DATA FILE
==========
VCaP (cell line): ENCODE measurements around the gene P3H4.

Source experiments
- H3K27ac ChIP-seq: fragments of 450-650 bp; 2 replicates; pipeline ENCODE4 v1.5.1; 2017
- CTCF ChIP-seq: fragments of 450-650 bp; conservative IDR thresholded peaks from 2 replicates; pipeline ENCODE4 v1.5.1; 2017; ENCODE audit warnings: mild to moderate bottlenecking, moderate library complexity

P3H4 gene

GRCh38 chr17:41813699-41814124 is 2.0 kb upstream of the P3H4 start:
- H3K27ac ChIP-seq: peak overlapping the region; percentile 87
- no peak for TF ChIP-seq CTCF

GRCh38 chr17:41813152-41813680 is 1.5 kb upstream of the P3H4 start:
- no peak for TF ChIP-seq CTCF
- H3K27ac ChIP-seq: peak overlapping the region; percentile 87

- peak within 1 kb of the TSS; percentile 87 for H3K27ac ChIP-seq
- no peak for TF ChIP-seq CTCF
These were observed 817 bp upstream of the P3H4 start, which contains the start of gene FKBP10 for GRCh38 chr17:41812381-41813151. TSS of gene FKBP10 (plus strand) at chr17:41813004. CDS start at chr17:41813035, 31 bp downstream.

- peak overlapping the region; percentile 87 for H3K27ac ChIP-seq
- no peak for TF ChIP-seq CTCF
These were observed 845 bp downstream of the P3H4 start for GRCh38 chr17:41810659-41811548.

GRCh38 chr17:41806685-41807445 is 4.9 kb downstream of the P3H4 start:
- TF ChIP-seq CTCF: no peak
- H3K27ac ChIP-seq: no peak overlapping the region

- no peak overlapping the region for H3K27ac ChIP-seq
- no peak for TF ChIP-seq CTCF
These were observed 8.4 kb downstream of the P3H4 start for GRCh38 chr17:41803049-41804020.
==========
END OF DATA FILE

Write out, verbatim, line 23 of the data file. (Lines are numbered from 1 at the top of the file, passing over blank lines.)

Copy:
These were observed 8.4 kb downstream of the P3H4 start for GRCh38 chr17:41803049-41804020.